Although Venice is a city of pedestrians and boats, some people still go there by car and then have trouble finding a parking spot for their vehicle. So, don’t repeat their mistake and leave your car at the edge of the historic center, on Tronchetto (an artificial island for parking) or at the Piazzale Roma (last stop for cars, taxis and buses). You can also park in Marittima, the larger of Venice’s two main cruise basins. Whichever you choose, don’t except to pay less than a daily fee of €21.


Although many people believe that Venice goes to bed at 09:00 P.M., they are wrong (we, of course, refer to the area outside the Piazza San Marco). But, if you know where to look, you’ll find great evening entertainment in this lagoon city. Consider visiting Al Mercà or Bancogiro situated north-west of the Rialto Bridge, or a student-oriented place Campo Santa Margherita (known as Il Campo among the locals), where the atmosphere starts to heat up early in the evening and carries on into the night at bars like Caffè Rosso and Orange. For a bit more mature clientele there are bars such as El Sbarlefo and Estro and Osteria ai Pugni. Nearby you can visit the lively Venice Jazz Club, which plays live performances almost every evening. And for those of you dying to dance, check out the Area/Beast Club or TAG in Mestre.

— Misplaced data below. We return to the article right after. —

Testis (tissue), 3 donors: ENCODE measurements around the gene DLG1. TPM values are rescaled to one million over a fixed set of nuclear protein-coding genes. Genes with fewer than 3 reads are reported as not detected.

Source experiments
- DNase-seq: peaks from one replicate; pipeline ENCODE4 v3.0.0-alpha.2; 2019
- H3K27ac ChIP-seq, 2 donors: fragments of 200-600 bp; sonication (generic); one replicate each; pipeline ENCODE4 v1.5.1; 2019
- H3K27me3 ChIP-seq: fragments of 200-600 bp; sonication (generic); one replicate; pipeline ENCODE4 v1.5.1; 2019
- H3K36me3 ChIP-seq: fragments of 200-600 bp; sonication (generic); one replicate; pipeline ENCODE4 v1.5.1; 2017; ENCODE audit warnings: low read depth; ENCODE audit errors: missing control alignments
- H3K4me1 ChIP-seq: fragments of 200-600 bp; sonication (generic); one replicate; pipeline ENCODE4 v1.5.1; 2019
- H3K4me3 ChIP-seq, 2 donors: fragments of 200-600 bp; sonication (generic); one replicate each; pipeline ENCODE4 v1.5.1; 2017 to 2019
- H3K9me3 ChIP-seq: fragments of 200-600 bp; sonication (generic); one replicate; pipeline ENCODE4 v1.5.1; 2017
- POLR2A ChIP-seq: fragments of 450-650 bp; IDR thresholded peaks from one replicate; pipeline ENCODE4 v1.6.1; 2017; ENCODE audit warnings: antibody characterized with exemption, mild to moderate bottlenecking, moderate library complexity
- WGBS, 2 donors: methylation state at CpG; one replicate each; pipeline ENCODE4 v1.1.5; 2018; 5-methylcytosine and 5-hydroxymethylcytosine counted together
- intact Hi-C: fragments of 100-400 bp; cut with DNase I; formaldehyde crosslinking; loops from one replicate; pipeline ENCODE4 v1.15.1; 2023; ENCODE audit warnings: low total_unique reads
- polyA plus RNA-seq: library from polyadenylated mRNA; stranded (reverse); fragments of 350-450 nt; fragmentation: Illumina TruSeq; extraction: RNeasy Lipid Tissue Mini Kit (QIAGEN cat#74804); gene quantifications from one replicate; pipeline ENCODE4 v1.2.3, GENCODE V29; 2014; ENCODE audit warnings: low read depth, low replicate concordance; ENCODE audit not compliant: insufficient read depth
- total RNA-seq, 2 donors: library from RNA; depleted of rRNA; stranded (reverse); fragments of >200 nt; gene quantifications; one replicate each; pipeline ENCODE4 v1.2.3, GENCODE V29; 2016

As an important trading point for centuries, Venice today has it all, from boutiques presenting Italy’s most luxurious brands to family-owned shops passing art through generations. The city offers one of the world’s best shopping experiences, whether you need contemporary fashion pieces, antique stuff or unique trip souvenirs. The area around San Marco and Rialto is a real paradise for all shoppers, since it is a home to Venice’s largest concentration of famed attractions and international retailers, so make sure to visit two best shops there, Gioielleria Eredi Jovon and T Fondaco Dei Tedeschi. A world-class shopping awaits in Le Mercerie, made up of a series of streets between the Ponte di Rialto bridge and Piazza San Marco, where you can shop at Louis Vuitton, Chanel and Swarovski, Gucci, etc. If you’re seeking textiles and crafts, visit the San Samuele area with high concentration of galleries, craft shops and unique boutiques.